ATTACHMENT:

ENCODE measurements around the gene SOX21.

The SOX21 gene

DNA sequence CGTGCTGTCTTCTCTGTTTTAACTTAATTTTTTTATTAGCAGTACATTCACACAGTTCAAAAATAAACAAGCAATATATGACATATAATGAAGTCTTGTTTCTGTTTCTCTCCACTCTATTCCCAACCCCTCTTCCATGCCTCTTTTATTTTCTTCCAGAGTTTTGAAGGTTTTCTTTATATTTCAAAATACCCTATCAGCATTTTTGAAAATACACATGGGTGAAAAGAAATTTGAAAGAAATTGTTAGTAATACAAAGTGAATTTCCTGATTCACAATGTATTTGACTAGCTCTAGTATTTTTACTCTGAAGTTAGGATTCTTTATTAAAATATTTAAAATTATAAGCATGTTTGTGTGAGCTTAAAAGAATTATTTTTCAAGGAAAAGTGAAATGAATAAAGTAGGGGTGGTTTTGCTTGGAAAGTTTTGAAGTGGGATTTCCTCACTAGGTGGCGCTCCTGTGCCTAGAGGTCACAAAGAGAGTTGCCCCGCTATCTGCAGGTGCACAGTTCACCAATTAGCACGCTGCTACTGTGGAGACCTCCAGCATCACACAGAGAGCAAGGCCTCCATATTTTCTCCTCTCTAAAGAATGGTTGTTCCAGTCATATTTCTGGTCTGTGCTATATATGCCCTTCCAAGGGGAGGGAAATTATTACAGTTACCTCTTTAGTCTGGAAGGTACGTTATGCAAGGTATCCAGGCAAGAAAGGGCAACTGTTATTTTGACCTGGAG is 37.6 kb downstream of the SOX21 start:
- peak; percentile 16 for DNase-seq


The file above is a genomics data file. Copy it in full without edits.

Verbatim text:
ENCODE measurements around the gene SOX21.

The SOX21 gene

DNA sequence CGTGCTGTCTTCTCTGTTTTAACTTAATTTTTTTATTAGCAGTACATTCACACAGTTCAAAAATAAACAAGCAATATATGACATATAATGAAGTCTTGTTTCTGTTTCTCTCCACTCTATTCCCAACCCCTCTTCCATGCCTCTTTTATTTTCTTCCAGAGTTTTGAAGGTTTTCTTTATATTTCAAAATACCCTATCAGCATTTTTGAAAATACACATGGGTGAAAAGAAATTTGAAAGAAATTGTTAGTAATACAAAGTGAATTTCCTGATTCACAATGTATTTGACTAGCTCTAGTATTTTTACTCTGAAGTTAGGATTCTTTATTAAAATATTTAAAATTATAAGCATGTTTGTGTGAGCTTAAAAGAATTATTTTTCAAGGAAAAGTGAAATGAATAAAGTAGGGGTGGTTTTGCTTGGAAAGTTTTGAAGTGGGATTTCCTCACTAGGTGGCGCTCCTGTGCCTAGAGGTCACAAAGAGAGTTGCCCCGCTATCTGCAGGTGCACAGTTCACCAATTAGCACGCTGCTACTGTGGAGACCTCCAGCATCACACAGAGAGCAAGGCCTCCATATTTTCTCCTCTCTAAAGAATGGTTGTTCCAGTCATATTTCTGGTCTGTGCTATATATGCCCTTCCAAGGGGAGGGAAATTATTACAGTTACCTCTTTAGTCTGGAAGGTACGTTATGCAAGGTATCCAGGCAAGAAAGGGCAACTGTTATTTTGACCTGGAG is 37.6 kb downstream of the SOX21 start:
- peak; percentile 16 for DNase-seq